The 8-Speed Sport Automatic Transmission promises seamless gearshift. Combined with Launch Control as well as the addition of ECO PRO mode with coasting function, maximum energy saving and drive efficiency are achieved.
Utilizing the Driving Experience Control, COMFORT, SPORT, SPORT + and ECO PRO modes can be selected. According to BMW, the Driving Experience Control switch can also be used to modify the car’s accelerator mapping and steering characteristics as well as – depending on specification – the responses of the automatic transmission and the shock absorbers.
The BMW 228i Fuel Efficiency
The Preliminary EPA estimated fuel economies for the BMW 228i are within expectations:
23 city/35 highway/27 combined for the 8-Speed Sport Automatic Transmission
22 city/34 highway/26 combined for the 6-Speed Manual Transmission
Fuel savings are achieved through the standard BMW EfficientDynamics package which includes the Brake Energy Regeneration, on-demand operation of ancillary units, Electric Power Steering, an Optimum Shift Indicator, and the Auto Start/Stop function.
Even more fuel reduction can be achieved with the Active Driving Assistant, a $700 add-on from the Driver Assistance Plus option. Note, the addition of Driver Assistance Plus requires the mandatory selection of the $1,950 Technology Package and the $2,950 Premium Package.
Partnering with the BMW Navigation System Professional during ECO PRO mode, the system can calculate and analyze an ideal driving style to reduce gasoline intake. Alerts such as warnings of upcoming speed zone changes and potential stops ahead can be suggested to the driver for maximum fuel efficiency.
The BMW 228i Custom-Tuned Chassis
The sophisticated chassis technology developed for the BMW 2 Series consists of a double-joint spring strut front suspension with anti-roll bars and a five-link rear suspension. Like the transmission, the 2 Series chassis is specially tuned to the engine’s output to attain full efficiency.
The aluminum construction achieves a low center of gravity and contributes to the 50:50 perfect BMW weight distribution. The precisely engineered chassis helps to keep the drive comfortable while unleashing maximum performance potential.
A Greater Versatility of the BMW 228i Driving and Handling Personalization
According to BMW, here are the technical details that allowed the BMW 228i’s agile sporting aspect to shine through:
The standard DSC (Dynamic Stability Control) system comes complete with the Anti-Lock Braking System (ABS), DTC (Dynamic Traction Control), Cornering Brake Control (CBC), and Dynamic Brake Control (DBC). These tools are complemented by Brake Assist, Fading Compensation, Brake Drying function, and Start-Off Assistant.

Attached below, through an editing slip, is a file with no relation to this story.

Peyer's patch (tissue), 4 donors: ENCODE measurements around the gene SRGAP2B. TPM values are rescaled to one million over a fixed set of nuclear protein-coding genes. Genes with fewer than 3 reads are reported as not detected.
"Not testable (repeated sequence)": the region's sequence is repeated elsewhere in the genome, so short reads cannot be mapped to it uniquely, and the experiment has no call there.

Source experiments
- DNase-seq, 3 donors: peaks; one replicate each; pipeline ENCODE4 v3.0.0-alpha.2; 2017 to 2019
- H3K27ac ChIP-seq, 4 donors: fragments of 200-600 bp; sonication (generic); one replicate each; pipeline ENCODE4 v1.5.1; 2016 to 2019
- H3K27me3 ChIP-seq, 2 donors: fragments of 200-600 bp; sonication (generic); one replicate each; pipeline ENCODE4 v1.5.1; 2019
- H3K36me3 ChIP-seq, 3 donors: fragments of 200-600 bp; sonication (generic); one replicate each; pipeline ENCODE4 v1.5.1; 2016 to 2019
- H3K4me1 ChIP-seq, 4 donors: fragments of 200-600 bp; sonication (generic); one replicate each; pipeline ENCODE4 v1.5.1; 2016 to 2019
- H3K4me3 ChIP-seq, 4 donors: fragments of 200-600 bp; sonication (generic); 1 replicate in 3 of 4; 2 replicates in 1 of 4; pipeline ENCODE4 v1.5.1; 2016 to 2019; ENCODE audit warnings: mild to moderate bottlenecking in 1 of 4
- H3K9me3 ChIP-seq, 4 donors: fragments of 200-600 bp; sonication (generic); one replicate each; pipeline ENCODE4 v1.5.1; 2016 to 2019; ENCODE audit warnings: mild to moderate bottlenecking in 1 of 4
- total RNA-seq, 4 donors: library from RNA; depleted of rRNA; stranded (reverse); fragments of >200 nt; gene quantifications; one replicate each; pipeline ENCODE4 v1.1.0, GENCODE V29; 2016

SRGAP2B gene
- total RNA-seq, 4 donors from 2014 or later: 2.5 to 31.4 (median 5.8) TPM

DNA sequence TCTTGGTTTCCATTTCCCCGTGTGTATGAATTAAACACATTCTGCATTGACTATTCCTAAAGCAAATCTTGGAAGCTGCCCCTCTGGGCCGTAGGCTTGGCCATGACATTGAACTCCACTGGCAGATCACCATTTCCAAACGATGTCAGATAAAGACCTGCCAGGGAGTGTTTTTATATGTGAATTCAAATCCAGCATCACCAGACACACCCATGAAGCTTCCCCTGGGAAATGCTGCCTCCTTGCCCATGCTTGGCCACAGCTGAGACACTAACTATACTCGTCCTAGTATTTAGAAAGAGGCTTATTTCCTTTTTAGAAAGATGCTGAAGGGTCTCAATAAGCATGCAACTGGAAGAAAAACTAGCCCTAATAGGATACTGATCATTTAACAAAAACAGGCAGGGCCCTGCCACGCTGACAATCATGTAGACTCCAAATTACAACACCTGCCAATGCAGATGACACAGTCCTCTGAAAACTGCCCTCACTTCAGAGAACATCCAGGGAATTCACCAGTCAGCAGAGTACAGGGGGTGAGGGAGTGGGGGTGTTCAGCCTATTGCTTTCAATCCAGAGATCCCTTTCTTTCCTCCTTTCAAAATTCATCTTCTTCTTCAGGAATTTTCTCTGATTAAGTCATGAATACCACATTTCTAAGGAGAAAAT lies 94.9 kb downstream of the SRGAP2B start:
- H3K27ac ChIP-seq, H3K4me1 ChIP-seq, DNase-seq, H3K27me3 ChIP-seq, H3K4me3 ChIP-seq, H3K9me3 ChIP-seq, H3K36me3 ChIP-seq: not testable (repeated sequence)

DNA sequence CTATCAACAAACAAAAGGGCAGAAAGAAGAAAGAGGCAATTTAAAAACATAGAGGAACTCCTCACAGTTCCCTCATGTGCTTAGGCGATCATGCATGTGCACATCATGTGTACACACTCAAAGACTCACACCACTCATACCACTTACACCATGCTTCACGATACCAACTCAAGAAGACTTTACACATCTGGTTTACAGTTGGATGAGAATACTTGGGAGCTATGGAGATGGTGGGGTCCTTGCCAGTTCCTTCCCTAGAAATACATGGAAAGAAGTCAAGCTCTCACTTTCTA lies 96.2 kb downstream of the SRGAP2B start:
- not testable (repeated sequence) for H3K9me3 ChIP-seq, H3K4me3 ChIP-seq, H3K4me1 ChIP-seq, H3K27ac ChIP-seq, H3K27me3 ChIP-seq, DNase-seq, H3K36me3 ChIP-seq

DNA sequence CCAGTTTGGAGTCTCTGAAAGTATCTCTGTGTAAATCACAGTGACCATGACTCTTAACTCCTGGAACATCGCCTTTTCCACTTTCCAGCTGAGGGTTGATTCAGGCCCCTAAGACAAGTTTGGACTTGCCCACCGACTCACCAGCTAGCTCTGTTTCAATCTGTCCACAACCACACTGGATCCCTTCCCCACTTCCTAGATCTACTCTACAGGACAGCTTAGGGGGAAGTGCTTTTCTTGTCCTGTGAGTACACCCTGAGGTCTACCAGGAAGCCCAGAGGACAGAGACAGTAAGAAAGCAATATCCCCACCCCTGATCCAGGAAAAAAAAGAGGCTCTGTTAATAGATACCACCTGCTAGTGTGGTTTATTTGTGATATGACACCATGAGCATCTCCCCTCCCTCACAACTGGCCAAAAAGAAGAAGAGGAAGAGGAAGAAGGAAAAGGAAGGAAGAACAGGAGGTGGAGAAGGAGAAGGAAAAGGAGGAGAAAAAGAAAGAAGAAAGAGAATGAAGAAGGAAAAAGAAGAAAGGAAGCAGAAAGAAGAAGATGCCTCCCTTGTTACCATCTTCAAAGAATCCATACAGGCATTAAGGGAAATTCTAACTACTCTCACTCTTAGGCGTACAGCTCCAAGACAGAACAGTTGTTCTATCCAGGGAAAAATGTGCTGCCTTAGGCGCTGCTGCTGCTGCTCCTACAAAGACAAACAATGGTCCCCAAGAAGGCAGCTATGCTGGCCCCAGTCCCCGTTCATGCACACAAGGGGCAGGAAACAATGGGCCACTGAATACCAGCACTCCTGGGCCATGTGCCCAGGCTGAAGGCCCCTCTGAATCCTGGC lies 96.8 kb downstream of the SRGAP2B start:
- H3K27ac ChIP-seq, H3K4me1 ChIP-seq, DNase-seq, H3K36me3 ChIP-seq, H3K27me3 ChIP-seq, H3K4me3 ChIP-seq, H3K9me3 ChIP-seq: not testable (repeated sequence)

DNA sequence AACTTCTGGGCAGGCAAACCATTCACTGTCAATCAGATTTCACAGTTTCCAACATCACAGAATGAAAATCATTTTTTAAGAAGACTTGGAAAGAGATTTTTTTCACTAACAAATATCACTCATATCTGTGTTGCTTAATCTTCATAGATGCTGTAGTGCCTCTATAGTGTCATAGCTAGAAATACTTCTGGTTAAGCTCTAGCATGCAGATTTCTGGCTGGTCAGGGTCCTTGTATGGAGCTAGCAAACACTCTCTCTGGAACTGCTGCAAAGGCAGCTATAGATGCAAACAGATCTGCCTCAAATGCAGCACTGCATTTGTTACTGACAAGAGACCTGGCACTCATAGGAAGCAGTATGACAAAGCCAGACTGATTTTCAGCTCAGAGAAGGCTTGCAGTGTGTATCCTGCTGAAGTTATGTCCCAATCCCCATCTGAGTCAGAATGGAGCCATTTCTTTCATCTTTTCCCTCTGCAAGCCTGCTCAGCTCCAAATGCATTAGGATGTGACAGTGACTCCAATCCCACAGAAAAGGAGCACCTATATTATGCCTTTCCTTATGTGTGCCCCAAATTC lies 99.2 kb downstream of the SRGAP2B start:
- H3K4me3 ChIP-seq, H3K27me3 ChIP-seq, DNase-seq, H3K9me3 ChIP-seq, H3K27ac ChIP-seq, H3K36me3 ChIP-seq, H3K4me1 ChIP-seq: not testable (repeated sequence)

In DTC mode, the response threshold of the driving stability system is set at a higher level. This allows the driver to make use of controlled slip through the driven wheels to pull away on snow, loose surfaces or when cornering.
In DSC Off mode, the Active Differential Brake (ADB- Sport) on the rear axle is activated. Here, a carefully calculated degree of braking force is applied under acceleration through tight bends, so that traction levels can be optimized.
The BMW 228i Performance Options
The M Sport Brakes in the BMW 228i
The M Sport Brakes are part of the $2,300 Track Handling Package. These brakes were originally the M performance brakes standard in the M235i, and they can now be added to the BMW 228i.
The U.S. model M Sport Brakes come in blue calibers with M logo indication. The setup consists of fixed calipers – four pistons in the front wheels and two pistons in the rear with comparably large brake discs. Additionally, the Original BMW Accessories can supply alternative M Performance Brakes with even larger, compound cross-drill discs and calipers painted in red, orange or yellow.
The Adaptive M Suspension in the BMW 228i
Adaptive M Suspension is part of the $2,300 Track Handling Package or as part of the $2,500 M Sport Package. The performance suspension system is fitted with electronically controlled shock absorbers. Vehicle height is reduced by approximately 10 mm.
The M Sport Suspension in the BMW 228i
M Sport Suspension is part of the $2,500 M Sport Package which boosts brake performance. The option could also be chosen from the Original BMW Accessories. The setup comes with extra-stiff spring and shock absorber settings. A 20-mm vehicle height reduction is achieved. A greater braking performance can be accomplished with this set of brakes which offers bespoke shock absorbers and shorter, red-painted coil springs for the BMW 2 Series lineup.
The BMW 228i is setting a new bar in the economic compact Coupe segment. It delivers a perfect concoction of affordability and driving power.